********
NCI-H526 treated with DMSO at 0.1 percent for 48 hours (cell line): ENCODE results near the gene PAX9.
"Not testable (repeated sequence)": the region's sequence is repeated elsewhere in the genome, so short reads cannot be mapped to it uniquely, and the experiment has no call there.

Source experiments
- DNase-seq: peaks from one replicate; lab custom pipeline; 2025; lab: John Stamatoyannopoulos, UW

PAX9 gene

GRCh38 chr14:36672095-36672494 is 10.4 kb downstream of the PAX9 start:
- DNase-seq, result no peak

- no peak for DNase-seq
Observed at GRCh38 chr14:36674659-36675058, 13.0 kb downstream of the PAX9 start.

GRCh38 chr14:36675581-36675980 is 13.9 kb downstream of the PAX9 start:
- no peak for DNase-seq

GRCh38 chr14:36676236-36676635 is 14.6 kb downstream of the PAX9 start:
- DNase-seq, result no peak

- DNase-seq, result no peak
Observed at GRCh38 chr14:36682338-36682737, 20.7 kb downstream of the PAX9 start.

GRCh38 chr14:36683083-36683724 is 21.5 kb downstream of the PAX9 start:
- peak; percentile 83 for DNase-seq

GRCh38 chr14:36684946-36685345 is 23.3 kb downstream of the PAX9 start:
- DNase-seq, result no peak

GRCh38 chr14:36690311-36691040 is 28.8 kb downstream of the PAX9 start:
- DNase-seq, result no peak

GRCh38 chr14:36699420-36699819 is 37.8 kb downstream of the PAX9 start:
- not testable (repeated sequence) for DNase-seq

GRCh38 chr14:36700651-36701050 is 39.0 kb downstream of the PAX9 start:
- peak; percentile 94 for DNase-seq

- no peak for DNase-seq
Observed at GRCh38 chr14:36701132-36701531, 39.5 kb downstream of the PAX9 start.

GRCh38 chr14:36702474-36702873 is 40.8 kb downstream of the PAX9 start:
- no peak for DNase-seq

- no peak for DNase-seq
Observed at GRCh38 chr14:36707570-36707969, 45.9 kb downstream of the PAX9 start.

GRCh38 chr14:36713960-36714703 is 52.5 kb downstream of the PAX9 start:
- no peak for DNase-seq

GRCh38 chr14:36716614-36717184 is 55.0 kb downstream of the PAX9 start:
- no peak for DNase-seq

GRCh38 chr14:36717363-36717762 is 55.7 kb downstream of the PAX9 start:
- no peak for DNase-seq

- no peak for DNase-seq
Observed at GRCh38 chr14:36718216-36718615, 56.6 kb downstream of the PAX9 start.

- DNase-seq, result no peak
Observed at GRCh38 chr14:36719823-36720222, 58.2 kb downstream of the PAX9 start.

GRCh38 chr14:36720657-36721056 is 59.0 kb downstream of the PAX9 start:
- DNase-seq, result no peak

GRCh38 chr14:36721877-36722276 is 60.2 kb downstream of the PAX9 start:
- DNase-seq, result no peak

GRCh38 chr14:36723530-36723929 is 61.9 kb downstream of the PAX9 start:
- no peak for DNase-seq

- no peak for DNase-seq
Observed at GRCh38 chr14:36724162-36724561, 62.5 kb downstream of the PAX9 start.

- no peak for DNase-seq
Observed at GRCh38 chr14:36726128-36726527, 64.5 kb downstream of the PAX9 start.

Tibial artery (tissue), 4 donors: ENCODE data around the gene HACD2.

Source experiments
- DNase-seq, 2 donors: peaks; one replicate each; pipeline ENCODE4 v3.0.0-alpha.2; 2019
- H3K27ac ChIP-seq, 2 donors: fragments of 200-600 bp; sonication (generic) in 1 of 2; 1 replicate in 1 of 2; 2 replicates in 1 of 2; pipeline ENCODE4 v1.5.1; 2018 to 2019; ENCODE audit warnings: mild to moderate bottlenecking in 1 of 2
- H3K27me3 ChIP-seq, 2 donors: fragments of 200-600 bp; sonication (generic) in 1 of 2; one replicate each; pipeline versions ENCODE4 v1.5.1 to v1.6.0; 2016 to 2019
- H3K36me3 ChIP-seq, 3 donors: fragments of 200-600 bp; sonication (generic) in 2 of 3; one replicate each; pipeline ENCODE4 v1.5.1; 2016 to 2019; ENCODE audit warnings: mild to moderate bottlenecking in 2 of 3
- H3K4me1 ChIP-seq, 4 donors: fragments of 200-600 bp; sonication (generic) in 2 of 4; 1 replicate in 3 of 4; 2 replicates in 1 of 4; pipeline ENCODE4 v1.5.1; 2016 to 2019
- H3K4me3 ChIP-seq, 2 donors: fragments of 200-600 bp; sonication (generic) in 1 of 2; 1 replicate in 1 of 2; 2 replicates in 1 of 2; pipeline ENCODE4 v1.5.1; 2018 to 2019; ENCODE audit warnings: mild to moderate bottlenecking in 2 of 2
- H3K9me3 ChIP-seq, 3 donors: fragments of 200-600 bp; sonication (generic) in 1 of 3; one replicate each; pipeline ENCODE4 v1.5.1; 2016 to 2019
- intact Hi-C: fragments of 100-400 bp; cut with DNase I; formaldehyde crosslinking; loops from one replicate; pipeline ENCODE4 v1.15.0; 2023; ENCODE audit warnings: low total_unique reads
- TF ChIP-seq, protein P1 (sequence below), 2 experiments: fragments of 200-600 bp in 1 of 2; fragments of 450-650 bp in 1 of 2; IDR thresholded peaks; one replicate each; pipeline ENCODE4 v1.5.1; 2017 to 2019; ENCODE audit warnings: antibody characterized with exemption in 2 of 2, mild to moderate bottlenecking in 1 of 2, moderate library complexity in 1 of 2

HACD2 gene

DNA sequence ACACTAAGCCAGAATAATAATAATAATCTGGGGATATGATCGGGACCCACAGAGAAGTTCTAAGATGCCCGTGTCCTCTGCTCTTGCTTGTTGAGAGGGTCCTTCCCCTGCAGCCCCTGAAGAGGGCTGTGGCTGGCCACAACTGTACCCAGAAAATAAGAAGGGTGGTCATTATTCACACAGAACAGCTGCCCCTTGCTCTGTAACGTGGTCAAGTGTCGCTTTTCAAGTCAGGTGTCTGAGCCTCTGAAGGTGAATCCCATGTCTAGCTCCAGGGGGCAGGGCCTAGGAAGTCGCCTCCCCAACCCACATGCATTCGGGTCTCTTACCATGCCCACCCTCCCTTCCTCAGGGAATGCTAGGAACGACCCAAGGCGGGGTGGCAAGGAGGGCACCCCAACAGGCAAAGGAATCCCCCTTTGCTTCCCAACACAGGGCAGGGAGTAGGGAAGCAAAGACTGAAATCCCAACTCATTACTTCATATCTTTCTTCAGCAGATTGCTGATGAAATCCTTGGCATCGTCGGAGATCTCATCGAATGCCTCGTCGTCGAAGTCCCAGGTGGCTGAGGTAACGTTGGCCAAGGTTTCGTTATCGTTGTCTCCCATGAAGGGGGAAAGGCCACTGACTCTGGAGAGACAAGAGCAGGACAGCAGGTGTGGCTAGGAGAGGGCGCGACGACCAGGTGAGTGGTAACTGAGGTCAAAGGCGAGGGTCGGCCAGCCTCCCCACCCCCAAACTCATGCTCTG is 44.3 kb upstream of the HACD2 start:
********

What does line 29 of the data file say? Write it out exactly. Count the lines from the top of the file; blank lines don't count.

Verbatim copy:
- no peak for DNase-seq